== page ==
Six are the human's most common emotions, according to Facebook at least. Today after months of testing, Facebook is rolling out its redesigned Like button to all users.
To add a reaction, hold down the Like button on mobile or hover over the Like button on desktop to see the reaction image options, then tap either Like, Love, Haha, Wow, Sad or Angry.
These are the 6 options/emtions explained
Like – Facebook designed Reactions so Liking is still as easy ever. You’ll see the Like button on every post, but now if you tap and hold on it (or hover on desktop), the Like will expand to reveal the other emotions: Love, Haha, Wow, Sad, and Angry. Drag your finger across and you can select one.
Now instead of a Like count, posts will display the total Reaction count, and show the icons of the most popular Reactions. This way, Facebook doesn’t have to clutter the feed with individual counts of each emotion. If you do want to know the breakdown, you can tap the Reaction count and see who felt what.
This design is smart because if you don’t want to use Reactions, you don’t have to, and there aren’t six buttons on every post.
Love – Ever felt like wanting to like something more than once or express empathy? Spread the love!
Wow – By adding Reactions, Facebook will now have a much more accurate perception of what we feel and what kind of posts resonate with each of us. It could eventually use that knowledge to better filter the News Feed to show more things that Wow us.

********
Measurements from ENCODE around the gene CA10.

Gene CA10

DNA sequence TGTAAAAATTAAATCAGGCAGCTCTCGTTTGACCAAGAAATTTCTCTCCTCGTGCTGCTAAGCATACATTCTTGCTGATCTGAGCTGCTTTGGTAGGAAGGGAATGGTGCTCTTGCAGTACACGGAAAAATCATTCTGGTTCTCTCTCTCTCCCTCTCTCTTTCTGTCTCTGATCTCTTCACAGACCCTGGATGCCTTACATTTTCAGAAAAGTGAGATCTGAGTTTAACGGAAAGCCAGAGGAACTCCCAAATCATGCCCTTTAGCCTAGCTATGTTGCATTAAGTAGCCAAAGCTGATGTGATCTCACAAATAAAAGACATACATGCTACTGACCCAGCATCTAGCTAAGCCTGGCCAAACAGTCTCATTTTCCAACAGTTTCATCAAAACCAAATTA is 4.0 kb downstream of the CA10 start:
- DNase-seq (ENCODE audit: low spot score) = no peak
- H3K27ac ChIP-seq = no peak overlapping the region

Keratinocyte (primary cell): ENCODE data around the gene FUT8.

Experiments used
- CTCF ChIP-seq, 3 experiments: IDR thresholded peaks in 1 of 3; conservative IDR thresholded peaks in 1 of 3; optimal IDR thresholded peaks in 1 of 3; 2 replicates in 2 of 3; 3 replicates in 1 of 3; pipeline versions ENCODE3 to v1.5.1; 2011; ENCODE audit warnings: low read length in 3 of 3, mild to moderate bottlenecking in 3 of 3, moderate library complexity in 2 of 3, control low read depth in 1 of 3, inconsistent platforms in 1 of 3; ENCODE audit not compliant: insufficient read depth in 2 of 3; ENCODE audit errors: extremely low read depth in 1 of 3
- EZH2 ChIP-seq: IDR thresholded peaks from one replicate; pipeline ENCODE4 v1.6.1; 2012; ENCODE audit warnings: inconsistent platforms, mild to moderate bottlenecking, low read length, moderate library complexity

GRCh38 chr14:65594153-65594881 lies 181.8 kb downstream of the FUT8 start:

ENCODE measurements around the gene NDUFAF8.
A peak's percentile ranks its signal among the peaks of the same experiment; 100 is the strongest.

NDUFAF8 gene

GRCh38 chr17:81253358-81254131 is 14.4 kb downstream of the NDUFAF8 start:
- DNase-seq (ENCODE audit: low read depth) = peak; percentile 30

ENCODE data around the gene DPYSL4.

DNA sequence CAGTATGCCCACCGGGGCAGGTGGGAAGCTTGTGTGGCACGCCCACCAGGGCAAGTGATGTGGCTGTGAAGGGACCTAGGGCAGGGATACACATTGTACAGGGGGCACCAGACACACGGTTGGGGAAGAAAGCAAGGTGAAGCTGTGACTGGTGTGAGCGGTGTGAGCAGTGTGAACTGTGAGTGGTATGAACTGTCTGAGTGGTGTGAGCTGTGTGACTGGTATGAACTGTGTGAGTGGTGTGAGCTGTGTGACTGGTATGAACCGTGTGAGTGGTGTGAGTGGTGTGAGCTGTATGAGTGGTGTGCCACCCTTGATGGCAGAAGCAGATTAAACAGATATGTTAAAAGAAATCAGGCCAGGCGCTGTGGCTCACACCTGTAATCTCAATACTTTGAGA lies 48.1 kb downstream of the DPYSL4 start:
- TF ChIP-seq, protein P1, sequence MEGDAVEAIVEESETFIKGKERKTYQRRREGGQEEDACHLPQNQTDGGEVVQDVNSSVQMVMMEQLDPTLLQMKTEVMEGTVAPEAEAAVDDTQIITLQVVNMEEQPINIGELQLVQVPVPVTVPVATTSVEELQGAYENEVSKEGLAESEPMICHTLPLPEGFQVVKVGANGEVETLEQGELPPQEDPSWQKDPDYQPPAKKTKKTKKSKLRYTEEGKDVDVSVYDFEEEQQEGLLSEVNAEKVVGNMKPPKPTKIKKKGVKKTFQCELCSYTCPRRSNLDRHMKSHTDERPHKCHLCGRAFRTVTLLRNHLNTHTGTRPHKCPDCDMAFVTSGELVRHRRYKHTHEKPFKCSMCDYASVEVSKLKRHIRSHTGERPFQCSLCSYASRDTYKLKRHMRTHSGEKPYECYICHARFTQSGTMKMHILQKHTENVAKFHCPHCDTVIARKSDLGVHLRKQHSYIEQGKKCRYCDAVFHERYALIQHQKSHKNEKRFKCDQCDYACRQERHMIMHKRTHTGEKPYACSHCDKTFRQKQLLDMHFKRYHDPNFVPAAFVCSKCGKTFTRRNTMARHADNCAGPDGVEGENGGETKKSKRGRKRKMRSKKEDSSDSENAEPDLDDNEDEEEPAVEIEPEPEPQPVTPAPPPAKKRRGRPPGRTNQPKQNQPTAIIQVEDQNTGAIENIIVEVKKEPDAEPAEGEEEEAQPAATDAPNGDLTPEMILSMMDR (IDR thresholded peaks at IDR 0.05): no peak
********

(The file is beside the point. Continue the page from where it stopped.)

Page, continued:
Eventually, if you enjoy getting your blood pumping, it could show you more posts that stir up Angry reactions. Or if you’re addicted to cute cats, it could surface more Loveable pet photos.
Haha – We comment “Lol” or "Haha" on so many posts that Facebook thought there could be a simpler way. To design Reactions, it looked at the most common one-word comments and stickers used on News Feed posts, grouped them together, and found that these six emoji capture almost every way people feel across cultures.
By standardizing emotions, Facebook could make it easier for people to connect across language barriers. I might know enough Spanish to read a friend’s post, but not how to comment with any kind of complexity. Now I can leave a Reaction, and be confident they understand what I mean.
Sad – Liking a sad story was always led people to think that you were heartless. That's not the case anymore.
Angry – There’s still no “Dislike” button, and that’s sure to piss some people off.